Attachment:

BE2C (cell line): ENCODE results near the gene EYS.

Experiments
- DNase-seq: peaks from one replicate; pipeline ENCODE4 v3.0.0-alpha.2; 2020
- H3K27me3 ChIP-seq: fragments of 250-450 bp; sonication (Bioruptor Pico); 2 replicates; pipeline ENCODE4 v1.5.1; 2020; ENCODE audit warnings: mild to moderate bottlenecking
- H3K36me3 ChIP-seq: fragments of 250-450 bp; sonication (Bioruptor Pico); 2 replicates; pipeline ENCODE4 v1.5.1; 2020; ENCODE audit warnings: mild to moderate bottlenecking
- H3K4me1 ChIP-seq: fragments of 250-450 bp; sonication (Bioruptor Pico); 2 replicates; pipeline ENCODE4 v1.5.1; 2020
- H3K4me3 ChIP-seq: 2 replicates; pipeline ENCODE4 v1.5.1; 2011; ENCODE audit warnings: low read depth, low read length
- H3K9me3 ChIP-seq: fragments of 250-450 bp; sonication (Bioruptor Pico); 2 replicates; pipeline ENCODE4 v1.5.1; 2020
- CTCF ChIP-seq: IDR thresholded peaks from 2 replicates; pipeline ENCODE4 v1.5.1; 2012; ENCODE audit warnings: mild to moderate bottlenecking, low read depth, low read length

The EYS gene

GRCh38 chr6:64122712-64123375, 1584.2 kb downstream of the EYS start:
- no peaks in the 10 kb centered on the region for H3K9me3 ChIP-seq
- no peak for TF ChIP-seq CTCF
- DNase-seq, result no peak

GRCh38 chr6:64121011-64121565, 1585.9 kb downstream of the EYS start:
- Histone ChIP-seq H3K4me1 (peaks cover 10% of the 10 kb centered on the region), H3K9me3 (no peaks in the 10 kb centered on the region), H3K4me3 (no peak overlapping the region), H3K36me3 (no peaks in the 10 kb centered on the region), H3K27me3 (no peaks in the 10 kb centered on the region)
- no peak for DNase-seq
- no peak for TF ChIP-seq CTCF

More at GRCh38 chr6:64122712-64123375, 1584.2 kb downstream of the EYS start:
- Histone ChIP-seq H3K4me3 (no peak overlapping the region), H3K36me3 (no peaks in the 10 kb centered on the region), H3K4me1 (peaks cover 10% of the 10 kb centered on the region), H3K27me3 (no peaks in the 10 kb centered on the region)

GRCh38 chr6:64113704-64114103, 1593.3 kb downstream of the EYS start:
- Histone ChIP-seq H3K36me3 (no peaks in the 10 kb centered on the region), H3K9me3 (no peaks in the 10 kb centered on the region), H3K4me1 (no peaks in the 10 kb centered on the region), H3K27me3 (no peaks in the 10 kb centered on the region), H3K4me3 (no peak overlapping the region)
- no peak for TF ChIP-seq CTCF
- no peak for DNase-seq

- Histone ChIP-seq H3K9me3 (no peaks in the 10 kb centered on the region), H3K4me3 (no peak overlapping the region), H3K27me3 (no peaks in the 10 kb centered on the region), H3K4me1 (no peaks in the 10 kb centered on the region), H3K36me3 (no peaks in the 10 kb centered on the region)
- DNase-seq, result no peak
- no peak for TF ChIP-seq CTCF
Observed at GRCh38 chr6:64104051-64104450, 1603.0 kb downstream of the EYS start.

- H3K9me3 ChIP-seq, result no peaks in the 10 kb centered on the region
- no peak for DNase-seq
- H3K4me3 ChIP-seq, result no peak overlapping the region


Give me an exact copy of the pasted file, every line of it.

BE2C (cell line): ENCODE results near the gene EYS.

Experiments
- DNase-seq: peaks from one replicate; pipeline ENCODE4 v3.0.0-alpha.2; 2020
- H3K27me3 ChIP-seq: fragments of 250-450 bp; sonication (Bioruptor Pico); 2 replicates; pipeline ENCODE4 v1.5.1; 2020; ENCODE audit warnings: mild to moderate bottlenecking
- H3K36me3 ChIP-seq: fragments of 250-450 bp; sonication (Bioruptor Pico); 2 replicates; pipeline ENCODE4 v1.5.1; 2020; ENCODE audit warnings: mild to moderate bottlenecking
- H3K4me1 ChIP-seq: fragments of 250-450 bp; sonication (Bioruptor Pico); 2 replicates; pipeline ENCODE4 v1.5.1; 2020
- H3K4me3 ChIP-seq: 2 replicates; pipeline ENCODE4 v1.5.1; 2011; ENCODE audit warnings: low read depth, low read length
- H3K9me3 ChIP-seq: fragments of 250-450 bp; sonication (Bioruptor Pico); 2 replicates; pipeline ENCODE4 v1.5.1; 2020
- CTCF ChIP-seq: IDR thresholded peaks from 2 replicates; pipeline ENCODE4 v1.5.1; 2012; ENCODE audit warnings: mild to moderate bottlenecking, low read depth, low read length

The EYS gene

GRCh38 chr6:64122712-64123375, 1584.2 kb downstream of the EYS start:
- no peaks in the 10 kb centered on the region for H3K9me3 ChIP-seq
- no peak for TF ChIP-seq CTCF
- DNase-seq, result no peak

GRCh38 chr6:64121011-64121565, 1585.9 kb downstream of the EYS start:
- Histone ChIP-seq H3K4me1 (peaks cover 10% of the 10 kb centered on the region), H3K9me3 (no peaks in the 10 kb centered on the region), H3K4me3 (no peak overlapping the region), H3K36me3 (no peaks in the 10 kb centered on the region), H3K27me3 (no peaks in the 10 kb centered on the region)
- no peak for DNase-seq
- no peak for TF ChIP-seq CTCF

More at GRCh38 chr6:64122712-64123375, 1584.2 kb downstream of the EYS start:
- Histone ChIP-seq H3K4me3 (no peak overlapping the region), H3K36me3 (no peaks in the 10 kb centered on the region), H3K4me1 (peaks cover 10% of the 10 kb centered on the region), H3K27me3 (no peaks in the 10 kb centered on the region)

GRCh38 chr6:64113704-64114103, 1593.3 kb downstream of the EYS start:
- Histone ChIP-seq H3K36me3 (no peaks in the 10 kb centered on the region), H3K9me3 (no peaks in the 10 kb centered on the region), H3K4me1 (no peaks in the 10 kb centered on the region), H3K27me3 (no peaks in the 10 kb centered on the region), H3K4me3 (no peak overlapping the region)
- no peak for TF ChIP-seq CTCF
- no peak for DNase-seq

- Histone ChIP-seq H3K9me3 (no peaks in the 10 kb centered on the region), H3K4me3 (no peak overlapping the region), H3K27me3 (no peaks in the 10 kb centered on the region), H3K4me1 (no peaks in the 10 kb centered on the region), H3K36me3 (no peaks in the 10 kb centered on the region)
- DNase-seq, result no peak
- no peak for TF ChIP-seq CTCF
Observed at GRCh38 chr6:64104051-64104450, 1603.0 kb downstream of the EYS start.

- H3K9me3 ChIP-seq, result no peaks in the 10 kb centered on the region
- no peak for DNase-seq
- H3K4me3 ChIP-seq, result no peak overlapping the region